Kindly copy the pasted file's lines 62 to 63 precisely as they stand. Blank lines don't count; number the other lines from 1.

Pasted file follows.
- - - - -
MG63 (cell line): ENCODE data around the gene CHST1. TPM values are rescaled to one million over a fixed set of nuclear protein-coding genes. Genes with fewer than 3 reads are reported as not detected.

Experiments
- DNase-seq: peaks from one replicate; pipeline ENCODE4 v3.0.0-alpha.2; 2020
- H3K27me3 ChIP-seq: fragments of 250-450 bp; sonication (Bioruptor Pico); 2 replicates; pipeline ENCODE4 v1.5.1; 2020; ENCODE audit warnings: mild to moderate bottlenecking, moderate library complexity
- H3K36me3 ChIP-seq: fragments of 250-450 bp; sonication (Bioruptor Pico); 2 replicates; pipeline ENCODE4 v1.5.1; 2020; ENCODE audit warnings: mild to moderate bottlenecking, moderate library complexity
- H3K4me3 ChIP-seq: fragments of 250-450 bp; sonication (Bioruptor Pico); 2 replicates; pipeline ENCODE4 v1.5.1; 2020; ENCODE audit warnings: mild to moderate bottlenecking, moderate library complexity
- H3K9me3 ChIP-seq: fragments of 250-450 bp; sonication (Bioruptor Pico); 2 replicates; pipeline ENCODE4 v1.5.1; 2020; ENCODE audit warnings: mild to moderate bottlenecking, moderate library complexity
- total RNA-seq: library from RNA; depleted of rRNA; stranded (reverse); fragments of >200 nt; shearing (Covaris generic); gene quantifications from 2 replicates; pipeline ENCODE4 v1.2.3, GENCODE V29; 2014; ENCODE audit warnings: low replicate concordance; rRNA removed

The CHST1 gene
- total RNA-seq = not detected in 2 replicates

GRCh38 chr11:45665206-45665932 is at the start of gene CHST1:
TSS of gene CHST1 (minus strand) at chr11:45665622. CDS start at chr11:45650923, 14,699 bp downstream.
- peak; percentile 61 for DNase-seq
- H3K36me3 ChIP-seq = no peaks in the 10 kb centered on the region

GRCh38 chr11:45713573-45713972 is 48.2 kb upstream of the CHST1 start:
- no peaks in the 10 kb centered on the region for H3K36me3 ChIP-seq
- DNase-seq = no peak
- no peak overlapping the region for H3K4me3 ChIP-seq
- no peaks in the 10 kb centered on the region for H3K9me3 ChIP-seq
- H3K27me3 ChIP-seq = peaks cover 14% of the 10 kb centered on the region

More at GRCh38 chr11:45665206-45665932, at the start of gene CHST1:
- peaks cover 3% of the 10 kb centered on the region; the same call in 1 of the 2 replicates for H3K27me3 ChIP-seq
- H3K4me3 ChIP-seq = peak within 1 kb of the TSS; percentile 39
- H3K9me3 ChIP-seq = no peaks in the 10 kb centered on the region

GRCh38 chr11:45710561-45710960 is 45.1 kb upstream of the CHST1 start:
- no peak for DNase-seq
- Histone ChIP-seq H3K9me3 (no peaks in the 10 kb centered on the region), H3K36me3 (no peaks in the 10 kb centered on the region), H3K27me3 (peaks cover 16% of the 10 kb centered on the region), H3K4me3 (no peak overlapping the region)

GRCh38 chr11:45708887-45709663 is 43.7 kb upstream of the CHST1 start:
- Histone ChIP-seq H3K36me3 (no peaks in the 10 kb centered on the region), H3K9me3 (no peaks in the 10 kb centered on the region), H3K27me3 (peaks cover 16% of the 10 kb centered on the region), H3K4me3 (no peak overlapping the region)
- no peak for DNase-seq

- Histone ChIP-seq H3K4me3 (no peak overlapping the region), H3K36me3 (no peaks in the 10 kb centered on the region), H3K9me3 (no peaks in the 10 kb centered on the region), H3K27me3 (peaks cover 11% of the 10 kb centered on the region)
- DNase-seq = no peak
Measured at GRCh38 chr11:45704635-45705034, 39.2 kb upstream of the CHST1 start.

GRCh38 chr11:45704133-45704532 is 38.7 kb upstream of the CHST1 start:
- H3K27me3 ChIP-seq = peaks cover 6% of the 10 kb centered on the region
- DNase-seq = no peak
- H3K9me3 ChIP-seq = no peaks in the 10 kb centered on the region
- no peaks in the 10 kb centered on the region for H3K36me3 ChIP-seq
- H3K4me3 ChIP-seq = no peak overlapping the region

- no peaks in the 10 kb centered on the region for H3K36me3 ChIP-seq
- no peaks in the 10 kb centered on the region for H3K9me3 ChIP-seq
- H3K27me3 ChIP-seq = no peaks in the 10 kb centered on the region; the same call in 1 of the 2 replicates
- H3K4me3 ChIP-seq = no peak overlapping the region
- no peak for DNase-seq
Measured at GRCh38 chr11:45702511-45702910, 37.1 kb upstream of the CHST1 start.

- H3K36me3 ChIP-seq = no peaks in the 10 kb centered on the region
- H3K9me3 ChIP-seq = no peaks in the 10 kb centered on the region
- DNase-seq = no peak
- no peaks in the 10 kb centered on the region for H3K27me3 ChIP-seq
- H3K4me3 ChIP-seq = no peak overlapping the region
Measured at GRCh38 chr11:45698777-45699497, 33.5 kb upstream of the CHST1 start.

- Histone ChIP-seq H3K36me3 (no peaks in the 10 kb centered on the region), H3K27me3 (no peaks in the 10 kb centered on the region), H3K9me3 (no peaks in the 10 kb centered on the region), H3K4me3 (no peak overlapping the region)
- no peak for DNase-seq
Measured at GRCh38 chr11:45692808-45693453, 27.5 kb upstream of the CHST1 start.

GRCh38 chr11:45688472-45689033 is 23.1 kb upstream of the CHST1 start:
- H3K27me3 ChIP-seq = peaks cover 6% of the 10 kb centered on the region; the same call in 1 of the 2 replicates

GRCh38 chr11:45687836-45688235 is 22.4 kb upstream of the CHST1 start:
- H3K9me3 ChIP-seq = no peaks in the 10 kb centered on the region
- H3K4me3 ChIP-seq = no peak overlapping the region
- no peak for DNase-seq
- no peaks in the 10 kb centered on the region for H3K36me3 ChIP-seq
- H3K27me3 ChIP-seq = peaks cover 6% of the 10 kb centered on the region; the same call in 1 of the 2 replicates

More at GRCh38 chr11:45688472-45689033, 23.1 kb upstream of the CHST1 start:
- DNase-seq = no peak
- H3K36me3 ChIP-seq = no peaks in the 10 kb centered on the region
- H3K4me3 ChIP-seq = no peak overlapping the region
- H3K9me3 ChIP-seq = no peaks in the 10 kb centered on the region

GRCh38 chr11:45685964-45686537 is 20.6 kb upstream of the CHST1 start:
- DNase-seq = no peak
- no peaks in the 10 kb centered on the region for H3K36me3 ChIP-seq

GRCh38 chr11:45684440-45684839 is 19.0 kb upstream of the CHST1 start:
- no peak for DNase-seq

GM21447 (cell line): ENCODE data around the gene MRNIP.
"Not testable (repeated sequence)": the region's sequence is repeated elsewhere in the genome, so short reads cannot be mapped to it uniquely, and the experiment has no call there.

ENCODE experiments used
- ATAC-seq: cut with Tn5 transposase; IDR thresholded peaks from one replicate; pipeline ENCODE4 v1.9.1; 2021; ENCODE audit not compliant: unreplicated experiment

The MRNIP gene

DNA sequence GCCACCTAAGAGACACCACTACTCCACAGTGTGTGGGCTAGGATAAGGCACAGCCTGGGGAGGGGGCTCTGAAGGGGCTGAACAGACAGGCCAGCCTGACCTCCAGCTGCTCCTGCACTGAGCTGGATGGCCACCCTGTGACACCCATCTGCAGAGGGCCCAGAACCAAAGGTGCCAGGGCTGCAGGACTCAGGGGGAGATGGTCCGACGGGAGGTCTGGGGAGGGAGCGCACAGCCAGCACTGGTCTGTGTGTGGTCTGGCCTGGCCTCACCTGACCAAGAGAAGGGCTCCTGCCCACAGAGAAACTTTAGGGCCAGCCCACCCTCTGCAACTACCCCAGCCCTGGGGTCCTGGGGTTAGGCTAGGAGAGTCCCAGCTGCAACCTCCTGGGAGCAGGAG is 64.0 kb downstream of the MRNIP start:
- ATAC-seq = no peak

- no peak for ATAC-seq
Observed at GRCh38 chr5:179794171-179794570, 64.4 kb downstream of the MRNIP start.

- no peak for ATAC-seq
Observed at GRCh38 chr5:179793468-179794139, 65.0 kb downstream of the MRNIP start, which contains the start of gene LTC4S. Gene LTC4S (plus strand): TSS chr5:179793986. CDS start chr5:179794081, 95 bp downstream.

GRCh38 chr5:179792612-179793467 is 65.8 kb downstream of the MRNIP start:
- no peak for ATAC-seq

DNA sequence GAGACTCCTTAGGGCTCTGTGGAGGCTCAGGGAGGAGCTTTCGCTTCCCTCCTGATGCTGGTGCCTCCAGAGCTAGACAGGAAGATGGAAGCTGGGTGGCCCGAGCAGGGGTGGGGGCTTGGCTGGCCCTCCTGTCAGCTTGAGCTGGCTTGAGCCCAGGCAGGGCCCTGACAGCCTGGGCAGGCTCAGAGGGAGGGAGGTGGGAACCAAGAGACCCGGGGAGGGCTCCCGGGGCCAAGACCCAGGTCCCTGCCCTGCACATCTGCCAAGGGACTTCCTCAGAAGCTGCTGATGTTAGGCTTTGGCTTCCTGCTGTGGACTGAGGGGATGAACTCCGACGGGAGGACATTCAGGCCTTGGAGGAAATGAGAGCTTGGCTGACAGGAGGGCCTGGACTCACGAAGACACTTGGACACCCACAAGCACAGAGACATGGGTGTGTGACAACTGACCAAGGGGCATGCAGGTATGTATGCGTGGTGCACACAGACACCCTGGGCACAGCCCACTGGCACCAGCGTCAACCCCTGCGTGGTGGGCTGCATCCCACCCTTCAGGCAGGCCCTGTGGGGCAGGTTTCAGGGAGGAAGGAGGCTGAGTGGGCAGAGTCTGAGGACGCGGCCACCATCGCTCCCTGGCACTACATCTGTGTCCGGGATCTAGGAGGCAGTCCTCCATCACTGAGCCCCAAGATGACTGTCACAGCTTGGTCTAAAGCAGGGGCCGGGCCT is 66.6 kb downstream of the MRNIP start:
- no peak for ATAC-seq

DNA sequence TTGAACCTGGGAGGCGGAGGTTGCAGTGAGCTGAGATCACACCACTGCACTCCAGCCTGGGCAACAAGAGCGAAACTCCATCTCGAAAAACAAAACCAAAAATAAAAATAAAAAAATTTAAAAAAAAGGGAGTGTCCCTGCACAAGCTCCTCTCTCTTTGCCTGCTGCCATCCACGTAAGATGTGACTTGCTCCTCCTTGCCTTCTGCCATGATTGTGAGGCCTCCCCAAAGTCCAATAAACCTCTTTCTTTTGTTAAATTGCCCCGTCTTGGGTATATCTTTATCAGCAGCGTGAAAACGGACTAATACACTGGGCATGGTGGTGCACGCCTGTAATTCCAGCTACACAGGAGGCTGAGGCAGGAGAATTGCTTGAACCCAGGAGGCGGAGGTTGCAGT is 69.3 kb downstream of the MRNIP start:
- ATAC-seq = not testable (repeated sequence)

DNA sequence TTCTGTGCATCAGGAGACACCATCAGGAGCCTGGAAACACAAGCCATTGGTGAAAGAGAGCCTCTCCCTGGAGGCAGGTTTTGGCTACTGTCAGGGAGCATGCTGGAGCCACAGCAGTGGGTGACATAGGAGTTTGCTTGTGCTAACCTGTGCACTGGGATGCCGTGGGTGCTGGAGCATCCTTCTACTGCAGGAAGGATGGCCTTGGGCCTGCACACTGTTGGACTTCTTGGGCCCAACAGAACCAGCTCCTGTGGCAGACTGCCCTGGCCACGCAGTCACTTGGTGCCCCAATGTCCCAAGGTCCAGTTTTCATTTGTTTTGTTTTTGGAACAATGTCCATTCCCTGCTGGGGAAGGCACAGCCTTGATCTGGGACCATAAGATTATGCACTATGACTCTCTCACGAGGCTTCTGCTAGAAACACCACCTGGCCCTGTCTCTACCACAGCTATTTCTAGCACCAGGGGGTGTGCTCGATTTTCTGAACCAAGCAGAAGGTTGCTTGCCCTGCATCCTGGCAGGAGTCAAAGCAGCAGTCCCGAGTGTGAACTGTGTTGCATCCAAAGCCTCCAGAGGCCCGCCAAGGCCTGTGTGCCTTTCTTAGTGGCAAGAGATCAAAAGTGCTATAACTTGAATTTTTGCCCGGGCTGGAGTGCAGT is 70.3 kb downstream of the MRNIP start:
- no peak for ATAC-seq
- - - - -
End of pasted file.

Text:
- H3K27me3 ChIP-seq = peaks cover 6% of the 10 kb centered on the region; the same call in 1 of the 2 replicates

More at GRCh38 chr11:45688472-45689033, 23.1 kb upstream of the CHST1 start: